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World

AFP
July 22, 2020

UK govt should probe any Russian interference in 2016 Brexit referendum: parliamentary report

World

AFP
Wed, Jul 22, 2020
The flag of the United Kingdom and the flag of European Union are displayed prior to the meeting between UK Brexit Minister Stephen Barclay and EU chief Brexit negotiator Michel Barnier on September 20, 2019, in Brussels. — AFP

LONDON: The British government should properly investigate any Russian interference in the 2016 Brexit referendum after failing to look into it despite past evidence of Kremlin meddling, a parliamentary report said Tuesday.

It said oligarchs with links to Russian President Vladimir Putin used their wealth for "extending patronage and building influence across a wide sphere of the British establishment".

"There should have been assessment of Russian interference in the referendum. And there must now be one, and the public must be told the results of that assessment," intelligence and security committee member Kevan Jones said.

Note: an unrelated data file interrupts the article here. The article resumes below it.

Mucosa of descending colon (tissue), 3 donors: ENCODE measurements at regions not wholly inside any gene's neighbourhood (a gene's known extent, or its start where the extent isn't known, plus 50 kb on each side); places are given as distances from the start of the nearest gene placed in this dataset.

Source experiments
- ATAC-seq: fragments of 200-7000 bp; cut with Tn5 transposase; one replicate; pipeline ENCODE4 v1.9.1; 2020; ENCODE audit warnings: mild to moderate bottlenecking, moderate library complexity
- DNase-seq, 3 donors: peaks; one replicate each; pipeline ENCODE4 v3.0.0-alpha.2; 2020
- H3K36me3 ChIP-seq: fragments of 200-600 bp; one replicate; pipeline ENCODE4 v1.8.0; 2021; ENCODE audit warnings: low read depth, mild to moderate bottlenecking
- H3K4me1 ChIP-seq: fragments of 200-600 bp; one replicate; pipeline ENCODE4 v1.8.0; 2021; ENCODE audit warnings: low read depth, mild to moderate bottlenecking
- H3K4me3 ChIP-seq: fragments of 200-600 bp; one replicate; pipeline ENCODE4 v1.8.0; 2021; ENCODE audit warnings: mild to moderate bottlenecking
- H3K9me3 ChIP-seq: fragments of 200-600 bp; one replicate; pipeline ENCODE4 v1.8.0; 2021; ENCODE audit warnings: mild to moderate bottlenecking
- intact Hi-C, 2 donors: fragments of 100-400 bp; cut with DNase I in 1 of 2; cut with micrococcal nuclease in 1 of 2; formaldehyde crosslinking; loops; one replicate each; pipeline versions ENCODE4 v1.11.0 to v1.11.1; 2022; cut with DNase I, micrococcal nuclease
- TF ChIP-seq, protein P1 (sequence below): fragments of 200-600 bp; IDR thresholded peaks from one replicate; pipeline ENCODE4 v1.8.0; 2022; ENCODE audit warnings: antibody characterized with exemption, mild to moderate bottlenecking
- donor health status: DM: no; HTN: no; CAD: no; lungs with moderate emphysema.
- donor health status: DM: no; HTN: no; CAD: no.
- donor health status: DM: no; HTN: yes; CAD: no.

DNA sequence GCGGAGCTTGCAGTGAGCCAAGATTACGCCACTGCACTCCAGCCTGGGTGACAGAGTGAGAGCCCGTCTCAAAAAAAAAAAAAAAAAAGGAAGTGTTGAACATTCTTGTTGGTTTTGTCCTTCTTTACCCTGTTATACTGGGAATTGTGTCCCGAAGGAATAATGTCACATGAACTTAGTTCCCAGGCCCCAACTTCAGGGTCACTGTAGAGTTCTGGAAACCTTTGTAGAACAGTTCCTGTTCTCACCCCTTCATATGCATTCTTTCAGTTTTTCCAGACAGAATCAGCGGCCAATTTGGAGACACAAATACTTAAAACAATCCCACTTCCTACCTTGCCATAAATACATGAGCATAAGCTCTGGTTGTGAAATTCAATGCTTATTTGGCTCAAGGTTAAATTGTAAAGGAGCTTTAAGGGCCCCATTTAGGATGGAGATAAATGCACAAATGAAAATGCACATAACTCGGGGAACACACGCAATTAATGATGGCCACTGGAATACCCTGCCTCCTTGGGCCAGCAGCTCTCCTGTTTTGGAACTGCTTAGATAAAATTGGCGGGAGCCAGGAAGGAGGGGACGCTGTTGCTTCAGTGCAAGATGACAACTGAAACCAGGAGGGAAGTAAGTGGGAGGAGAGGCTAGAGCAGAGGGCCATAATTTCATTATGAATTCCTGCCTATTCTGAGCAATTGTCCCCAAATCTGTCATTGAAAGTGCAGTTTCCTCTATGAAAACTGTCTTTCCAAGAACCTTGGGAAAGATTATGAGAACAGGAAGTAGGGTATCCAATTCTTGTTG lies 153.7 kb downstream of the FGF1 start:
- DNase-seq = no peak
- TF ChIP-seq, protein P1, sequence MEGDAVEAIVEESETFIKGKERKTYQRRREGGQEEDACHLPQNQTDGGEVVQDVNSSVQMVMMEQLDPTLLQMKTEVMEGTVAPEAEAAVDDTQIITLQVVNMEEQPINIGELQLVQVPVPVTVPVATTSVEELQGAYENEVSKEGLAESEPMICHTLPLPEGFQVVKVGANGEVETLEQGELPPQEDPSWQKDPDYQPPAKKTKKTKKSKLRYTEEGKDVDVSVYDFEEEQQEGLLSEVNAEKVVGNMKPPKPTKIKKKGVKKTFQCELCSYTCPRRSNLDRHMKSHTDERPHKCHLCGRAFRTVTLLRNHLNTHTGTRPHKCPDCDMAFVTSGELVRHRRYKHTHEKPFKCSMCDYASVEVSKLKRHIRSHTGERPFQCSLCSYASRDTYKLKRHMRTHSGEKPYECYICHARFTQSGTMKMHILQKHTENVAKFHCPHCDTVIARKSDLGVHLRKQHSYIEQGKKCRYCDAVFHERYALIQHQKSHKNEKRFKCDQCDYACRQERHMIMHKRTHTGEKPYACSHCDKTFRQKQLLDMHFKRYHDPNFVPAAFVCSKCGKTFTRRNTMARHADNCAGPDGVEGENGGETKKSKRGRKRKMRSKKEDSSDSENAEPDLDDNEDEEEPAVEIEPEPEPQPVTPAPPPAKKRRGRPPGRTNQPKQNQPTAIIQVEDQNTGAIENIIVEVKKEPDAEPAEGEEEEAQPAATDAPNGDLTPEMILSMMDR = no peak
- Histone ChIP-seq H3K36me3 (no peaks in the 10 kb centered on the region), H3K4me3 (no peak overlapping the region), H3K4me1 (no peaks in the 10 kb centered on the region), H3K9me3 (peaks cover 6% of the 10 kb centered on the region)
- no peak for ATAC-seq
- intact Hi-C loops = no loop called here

The report said it could not point to specific evidence of Russian meddling in the 2016 vote on Britain's EU membership and a 2014 poll on Scotland's independence from the United Kingdom, which the "no" camp won by 55% to 45%.

But Jones said this happened because the UK government "actively avoided asking the question".

"No one wanted to touch it with a 10-foot pole," Jones said.

"In brief, Russian influence in the UK is 'the new normal', and there are a lot of Russians with very close links to Putin who are well integrated into the UK business and social scene, and accepted because of their wealth," the report said.

"This level of integration — in 'Londongrad' in particular — means that any measures now being taken by the Government are not preventative but rather constitute damage limitation."

"Londongrad" is widely viewed as a central part of London that is a haven for Russian oligarchs, who invest in luxury properties in prestigious areas such as Chelsea.

The report's release has been delayed for months, leading to accusations for the opposition that Prime Minister Boris Johnson wanted to suppress it.

He came to head the government a year ago, after replacing his Conservative party predecessor Theresa May, who became prime minister immediately after the Brexit vote.